This guide is written by the Royal College of Anaesthetists. Used here with permission. This leaflet describes a special type of headache that can occur after having an epidural or spinal anaesthetic.
Many people have epidurals or spinals for surgery. Uncommonly, a headache may develop following the procedure.
This leaflet explains the causes, symptoms and treatment of the headache.
Your anaesthetist will be happy to discuss this in greater detail and to answer any questions that you have.
For more information and help please contact the anaesthetic department in your local hospital.
Headaches after surgery or childbirth are common. However, after having an epidural or spinal anaesthetic, you have a 1 in 100 to 1 in 500 chance of developing a ‘post dural puncture’ headache depending on your age, procedure and other circumstances.
This typically occurs between one day and one week after having the epidural or spinal anaesthetic. It is usually a severe headache felt at the front or back of your head, which gets better when lying down and worse on sitting or standing. Along with the headache you may experience neck pain, sickness and a dislike of bright lights.
‘...it was like the worst hangover in the world…’
Young patients and women during childbirth are more likely then other people to have a post dural puncture headache.
Your brain and spinal cord are contained in a bag of fluid. The bag is called the dura and the fluid is called the cerebro-spinal fluid (CSF).
When an epidural is given, a needle is used to inject local anaesthetic just outside the dura. Occasionally the needle passes through the dura: the chances of this happening depend on the experience of the anaesthetist and certain patient related circumstances. You can discuss this with your anaesthetist.
When a spinal is given, a fine needle is inserted into the dura deliberately to inject local anaesthetic into the CSF.
If too much fluid leaks out through the hole in the dura, the pressure in the rest of the fluid is reduced. If you sit up, the pressure around your brain is reduced even more. This decreased pressure can cause the symptoms typical of a post dural puncture headache.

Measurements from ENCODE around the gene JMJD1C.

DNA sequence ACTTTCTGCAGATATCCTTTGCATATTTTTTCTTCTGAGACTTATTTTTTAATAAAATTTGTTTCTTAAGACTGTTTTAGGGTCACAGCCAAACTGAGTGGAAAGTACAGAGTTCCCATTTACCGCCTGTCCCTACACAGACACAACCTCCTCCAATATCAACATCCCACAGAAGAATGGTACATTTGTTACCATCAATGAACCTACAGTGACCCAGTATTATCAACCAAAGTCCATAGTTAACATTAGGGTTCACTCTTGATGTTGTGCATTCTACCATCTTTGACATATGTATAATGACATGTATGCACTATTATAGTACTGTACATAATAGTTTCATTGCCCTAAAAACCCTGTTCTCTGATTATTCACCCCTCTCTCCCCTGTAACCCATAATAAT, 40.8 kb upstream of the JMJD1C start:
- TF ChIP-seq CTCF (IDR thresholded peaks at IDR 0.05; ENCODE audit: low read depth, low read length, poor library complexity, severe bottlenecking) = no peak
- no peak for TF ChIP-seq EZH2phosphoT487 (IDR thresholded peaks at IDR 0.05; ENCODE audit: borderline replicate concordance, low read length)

Some patients describe it as like a very bad migraine which is made worse when sitting or standing up.
Lying flat and taking simple pain relieving drugs (such as paracetamol and ibuprofen) may help. You should drink plenty of fluid (some people find tea or coffee especially helpful) and avoid lifting and straining.
Although the hole in the dura will usually seal over in a number of weeks, it is not usually advisable to wait for this to happen. Rarely, further complications can occur due to the leaking fluid. Your anaesthetist can explain more about this.
A post dural puncture headache can be treated with an ‘epidural blood patch’.
The anaesthetist takes blood from your arm and injects it into your back, near to the hole in the dura. The blood will clot and tend to plug the hole. This feels similar to having the original epidural or spinal injection. It takes about half an hour to do.
In 60-70% people who have this kind of headache, the blood patch will cure the headache within 24 hours. After this, if you still have a headache, you may be advised to have a second blood patch. It is very rare to need more than two blood patches. In some people, the headache goes away, but it then returns. A second blood patch may then help. Your anaesthetist will discuss this with you.
After a blood patch, many anaesthetists recommend that you lie flat in bed for 4 hours and do not lift anything heavy for at least two days.
You may need someone at home with you to help you with your daily activities.
A blood patch may cause local bruising and backache which lasts for a few days. Neither epidurals nor blood patches cause chronic long-term backache.
There is a small chance that another accidental dural puncture could occur.
Infection or bleeding into your back are very rare complications of epidurals, spinals and blood patches.
Difficulty passing urine, severe pain or loss of sensation in your back or legs is not normal and you should contact your anaesthetists or other doctor immediately.
‘...when it finally worked, the blood patch was wonderful…’
‘...I was back to normal very quickly, but my back was stiff for quite a while…’
There are alternative treatments but none has been shown to be as effective as an epidural blood patch. You can discuss this with your anaesthetist.
This guide was written by The Royal College of Anaesthetists, Churchill House, 35 Red Lion Square, London WC1R 4SG. © 2002, RCoA (Third edition - May 2008). Copyright for this article is with the Royal College of Anaesthetists.